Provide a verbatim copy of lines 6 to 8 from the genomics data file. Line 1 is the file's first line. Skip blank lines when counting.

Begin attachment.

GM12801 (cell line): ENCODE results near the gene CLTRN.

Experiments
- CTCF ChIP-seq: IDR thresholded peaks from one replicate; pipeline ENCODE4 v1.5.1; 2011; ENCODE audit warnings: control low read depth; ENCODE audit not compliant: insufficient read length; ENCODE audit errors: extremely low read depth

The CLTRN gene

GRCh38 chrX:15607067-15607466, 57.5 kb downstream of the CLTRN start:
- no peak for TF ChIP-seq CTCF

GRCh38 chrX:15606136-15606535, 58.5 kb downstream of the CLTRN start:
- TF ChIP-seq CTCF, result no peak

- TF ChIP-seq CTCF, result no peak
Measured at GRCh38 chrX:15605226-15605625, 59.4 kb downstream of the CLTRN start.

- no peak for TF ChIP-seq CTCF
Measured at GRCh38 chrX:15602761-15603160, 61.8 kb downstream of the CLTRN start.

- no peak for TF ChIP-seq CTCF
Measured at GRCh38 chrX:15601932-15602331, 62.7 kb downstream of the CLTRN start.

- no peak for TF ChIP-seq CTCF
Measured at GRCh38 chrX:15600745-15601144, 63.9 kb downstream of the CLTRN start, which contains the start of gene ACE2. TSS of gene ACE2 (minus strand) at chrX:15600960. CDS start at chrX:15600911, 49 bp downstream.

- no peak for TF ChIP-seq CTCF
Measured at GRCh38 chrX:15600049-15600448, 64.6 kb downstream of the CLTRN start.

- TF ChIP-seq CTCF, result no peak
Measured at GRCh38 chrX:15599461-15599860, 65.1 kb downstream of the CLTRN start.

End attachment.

- no peak for TF ChIP-seq CTCF

GRCh38 chrX:15606136-15606535, 58.5 kb downstream of the CLTRN start:
- TF ChIP-seq CTCF, result no peak